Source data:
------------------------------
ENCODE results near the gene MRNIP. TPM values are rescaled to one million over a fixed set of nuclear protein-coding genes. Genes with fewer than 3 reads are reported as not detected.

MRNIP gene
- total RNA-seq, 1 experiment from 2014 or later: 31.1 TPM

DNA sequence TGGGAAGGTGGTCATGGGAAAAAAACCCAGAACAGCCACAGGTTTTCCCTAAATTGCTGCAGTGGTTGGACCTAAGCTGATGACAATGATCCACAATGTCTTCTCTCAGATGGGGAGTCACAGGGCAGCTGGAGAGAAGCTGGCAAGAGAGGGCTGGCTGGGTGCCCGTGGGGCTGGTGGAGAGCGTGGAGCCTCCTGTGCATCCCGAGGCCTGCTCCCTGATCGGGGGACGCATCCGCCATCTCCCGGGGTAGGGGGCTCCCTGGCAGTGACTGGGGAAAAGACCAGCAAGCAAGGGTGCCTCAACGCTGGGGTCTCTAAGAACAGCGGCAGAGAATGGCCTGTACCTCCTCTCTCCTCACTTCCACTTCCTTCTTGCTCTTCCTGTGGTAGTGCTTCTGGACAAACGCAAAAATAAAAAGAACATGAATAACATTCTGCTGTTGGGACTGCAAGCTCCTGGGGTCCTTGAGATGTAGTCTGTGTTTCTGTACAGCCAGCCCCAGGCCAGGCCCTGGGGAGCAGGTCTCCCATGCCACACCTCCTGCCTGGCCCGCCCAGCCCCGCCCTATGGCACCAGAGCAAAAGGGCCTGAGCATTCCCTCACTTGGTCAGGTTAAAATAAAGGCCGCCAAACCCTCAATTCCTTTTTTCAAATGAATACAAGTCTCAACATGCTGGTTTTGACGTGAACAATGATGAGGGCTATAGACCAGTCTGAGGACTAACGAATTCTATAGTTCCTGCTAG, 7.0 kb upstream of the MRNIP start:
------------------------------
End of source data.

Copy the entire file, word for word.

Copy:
ENCODE results near the gene MRNIP. TPM values are rescaled to one million over a fixed set of nuclear protein-coding genes. Genes with fewer than 3 reads are reported as not detected.

MRNIP gene
- total RNA-seq, 1 experiment from 2014 or later: 31.1 TPM

DNA sequence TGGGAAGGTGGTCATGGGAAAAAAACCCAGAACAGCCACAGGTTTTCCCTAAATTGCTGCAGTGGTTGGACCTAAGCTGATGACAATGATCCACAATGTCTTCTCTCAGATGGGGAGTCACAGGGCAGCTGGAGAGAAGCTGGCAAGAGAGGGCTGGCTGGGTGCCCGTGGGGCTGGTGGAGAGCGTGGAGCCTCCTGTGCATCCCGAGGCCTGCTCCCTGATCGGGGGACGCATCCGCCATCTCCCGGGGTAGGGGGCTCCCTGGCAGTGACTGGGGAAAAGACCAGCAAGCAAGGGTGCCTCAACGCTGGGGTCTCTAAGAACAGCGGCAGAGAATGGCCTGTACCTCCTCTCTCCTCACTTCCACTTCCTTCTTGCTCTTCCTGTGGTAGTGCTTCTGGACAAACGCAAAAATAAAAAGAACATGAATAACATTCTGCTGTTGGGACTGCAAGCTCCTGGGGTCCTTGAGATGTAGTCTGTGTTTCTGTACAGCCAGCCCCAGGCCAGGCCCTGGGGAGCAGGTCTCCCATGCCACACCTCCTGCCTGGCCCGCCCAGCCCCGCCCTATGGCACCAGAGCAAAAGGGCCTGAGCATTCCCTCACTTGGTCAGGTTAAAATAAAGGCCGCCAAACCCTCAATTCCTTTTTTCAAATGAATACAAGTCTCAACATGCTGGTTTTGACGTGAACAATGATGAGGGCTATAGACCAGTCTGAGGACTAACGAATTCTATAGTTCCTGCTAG, 7.0 kb upstream of the MRNIP start: